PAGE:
Interferon, peginterferon, and ribavirin used to be the main treatments for hepatitis C. They can have side effects like fatigue, flu-like symptoms, anemia, skin rash, mild anxiety, depression, nausea, and diarrhea.
Now youâre more likely to get one of these medications:
Find out more on treatment options for hepatitis C.
What Is Hepatitis C
Hepatitis C is a liver infection that can lead to serious liver damage. Itâs caused by the hepatitis C virus. About 2.4 million people in the U.S. have the disease. But it causes few symptoms, so most of them don’t know. The virus spreads through an infected personâs blood or body fluids.
There are many forms of the hepatitis C virus, or HCV. The most common in the U.S. is type 1. None is more serious than any other, but they respond differently to treatment.
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How Do You Get Hepatitis C
Hepatitis C spreads when blood or body fluids contaminated with the hepatitis C virus get into your bloodstream through contact with an infected person.
You can be exposed to the virus from:
- Sharing injection drugs and needles
- Having sex, especially if you have HIV, another STD, several partners, or have rough sex
- Being stuck by infected needles
- Birth — a mother can pass it to a child
- Sharing personal care items like toothbrushes, razor blades, and nail clippers
- Getting a tattoo or piercing with unclean equipment
You canât catch hepatitis C through:
- Casual contact
- Have been on long-term kidney dialysis
- Have abnormal liver tests or liver disease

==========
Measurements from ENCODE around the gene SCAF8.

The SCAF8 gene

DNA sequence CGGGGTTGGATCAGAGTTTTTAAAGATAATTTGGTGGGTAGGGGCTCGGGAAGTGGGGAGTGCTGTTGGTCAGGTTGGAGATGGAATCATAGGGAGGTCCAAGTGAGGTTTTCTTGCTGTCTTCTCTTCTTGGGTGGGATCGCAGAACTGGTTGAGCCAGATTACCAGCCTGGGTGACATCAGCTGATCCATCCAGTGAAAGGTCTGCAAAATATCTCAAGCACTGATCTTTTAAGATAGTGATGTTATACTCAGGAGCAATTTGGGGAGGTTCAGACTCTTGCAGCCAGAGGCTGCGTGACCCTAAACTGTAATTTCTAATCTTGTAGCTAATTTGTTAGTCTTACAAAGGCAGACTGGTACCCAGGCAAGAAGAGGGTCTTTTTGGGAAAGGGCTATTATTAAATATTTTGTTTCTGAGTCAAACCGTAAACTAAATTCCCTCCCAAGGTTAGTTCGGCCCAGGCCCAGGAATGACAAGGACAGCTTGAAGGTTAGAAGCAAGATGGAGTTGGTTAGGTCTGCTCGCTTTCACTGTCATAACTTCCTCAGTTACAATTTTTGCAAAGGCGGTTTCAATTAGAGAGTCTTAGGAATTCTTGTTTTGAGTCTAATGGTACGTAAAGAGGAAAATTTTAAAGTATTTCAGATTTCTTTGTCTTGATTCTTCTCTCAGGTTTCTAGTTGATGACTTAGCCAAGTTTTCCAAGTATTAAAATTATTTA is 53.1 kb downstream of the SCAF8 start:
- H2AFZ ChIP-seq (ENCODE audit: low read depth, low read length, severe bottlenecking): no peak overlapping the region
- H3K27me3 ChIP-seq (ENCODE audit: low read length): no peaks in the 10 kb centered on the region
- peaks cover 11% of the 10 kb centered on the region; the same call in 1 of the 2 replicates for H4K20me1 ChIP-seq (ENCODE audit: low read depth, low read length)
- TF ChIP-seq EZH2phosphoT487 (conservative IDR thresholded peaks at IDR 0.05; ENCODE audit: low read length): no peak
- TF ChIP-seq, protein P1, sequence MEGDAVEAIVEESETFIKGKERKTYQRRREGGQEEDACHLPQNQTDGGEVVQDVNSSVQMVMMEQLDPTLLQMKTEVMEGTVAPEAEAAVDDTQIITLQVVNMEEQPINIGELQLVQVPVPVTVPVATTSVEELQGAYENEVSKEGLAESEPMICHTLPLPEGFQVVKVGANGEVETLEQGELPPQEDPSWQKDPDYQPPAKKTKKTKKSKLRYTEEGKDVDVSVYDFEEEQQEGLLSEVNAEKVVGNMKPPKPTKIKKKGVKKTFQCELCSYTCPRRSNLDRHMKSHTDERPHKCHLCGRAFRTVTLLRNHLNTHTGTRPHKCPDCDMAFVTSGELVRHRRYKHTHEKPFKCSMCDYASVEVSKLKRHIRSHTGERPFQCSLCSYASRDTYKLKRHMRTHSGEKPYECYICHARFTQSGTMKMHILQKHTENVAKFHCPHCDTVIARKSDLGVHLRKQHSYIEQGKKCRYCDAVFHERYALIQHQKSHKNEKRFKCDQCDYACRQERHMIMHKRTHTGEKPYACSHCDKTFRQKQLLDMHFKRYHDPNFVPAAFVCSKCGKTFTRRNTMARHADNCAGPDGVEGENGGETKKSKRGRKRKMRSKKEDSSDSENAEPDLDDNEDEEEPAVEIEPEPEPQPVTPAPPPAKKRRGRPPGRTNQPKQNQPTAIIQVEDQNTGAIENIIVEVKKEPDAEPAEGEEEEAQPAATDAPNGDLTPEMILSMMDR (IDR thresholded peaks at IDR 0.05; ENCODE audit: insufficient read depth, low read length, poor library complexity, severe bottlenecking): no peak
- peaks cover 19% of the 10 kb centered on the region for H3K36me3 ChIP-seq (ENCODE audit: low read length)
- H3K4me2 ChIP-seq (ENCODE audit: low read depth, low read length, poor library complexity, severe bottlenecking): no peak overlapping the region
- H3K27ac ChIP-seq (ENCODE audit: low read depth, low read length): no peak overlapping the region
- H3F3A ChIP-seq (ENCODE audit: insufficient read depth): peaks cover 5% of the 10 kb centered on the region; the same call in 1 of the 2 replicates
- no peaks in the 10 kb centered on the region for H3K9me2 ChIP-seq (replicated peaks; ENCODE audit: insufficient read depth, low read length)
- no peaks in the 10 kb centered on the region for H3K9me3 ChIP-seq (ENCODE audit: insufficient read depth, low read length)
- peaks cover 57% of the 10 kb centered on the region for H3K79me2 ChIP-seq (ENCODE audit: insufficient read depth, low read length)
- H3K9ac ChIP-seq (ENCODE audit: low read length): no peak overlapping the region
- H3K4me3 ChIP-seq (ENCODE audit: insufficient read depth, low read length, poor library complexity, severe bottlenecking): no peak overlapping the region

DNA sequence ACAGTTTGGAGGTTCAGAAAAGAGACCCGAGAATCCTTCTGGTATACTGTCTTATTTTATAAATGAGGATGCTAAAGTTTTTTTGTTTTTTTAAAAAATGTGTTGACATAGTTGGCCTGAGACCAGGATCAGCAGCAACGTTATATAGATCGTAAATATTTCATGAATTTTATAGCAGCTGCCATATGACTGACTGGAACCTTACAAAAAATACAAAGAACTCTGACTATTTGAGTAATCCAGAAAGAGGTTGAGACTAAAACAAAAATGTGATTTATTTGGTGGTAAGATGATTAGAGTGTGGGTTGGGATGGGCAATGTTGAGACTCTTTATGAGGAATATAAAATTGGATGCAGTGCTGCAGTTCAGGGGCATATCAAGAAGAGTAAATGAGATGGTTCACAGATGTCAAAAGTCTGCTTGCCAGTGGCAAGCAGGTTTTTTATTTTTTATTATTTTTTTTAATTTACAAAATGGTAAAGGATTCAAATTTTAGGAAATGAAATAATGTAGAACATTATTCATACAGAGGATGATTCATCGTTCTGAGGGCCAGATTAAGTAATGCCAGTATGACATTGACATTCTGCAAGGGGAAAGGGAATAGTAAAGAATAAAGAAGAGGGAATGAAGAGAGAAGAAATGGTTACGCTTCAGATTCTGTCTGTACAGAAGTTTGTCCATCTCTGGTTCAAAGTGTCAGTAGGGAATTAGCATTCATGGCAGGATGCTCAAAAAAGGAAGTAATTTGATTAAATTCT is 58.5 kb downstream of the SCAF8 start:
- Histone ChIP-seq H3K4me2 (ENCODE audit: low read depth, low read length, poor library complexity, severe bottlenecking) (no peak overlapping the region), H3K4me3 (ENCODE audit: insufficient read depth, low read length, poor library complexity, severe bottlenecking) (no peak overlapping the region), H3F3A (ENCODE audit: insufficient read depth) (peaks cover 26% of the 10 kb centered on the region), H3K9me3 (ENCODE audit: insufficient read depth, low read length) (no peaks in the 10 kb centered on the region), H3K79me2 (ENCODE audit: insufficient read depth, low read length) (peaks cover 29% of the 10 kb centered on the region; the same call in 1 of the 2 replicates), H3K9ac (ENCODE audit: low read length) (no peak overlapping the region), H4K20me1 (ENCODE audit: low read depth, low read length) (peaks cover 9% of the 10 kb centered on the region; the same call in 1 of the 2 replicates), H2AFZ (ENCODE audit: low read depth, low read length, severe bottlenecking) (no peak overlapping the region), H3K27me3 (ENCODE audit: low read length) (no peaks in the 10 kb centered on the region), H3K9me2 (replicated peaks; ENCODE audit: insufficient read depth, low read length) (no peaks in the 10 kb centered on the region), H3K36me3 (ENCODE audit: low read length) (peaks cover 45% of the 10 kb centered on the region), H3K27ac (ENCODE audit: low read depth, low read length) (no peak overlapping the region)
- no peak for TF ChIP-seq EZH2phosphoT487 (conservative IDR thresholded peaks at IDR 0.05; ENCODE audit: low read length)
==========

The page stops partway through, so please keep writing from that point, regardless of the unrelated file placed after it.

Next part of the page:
- Have HIV
- Were born to a mother with hepatitis C
Since July 1992, all blood and organ donations in the U.S. are tested for the hepatitis C virus. The CDC says it is now rare that someone getting blood products or an organ would get hepatitis C. That said, The CDC recommends that anyone over the age of 18 get tested for Hepatitis C. If you haven’t been screened, you should consider having it done.
Learn more about the risk factors for hepatitis C.
Cross References To Published Guidelines
The following published guidelines were reviewed and cross referenced with the recommendations made in this guideline.
Brook MG. European guideline for the management of hepatitis B and C virus infections. Int J STD AIDS 2001 12:4857
Brook MG. National guideline for the management of the viral hepatitides A, B and C. www.mssvd.org.uk/CEG/ceguidelines.htm.
Cramp M, Rosenberg W. Guidance on the treatment of hepatitis C incorporating the use of pegylated interferons. www.bsg.org.uk/clinical_prac/guidelines/pegylated.htm).
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Getting Tested For Hepatitis C
Seek medical advice if you have persistent symptoms of hepatitis C or there’s a risk you’re infected, even if you do not have any symptoms.
A blood test can be carried out to see if you have the infection.
GPs, sexual health clinics, genitourinary medicine clinics or drug treatment services all offer testing for hepatitis C.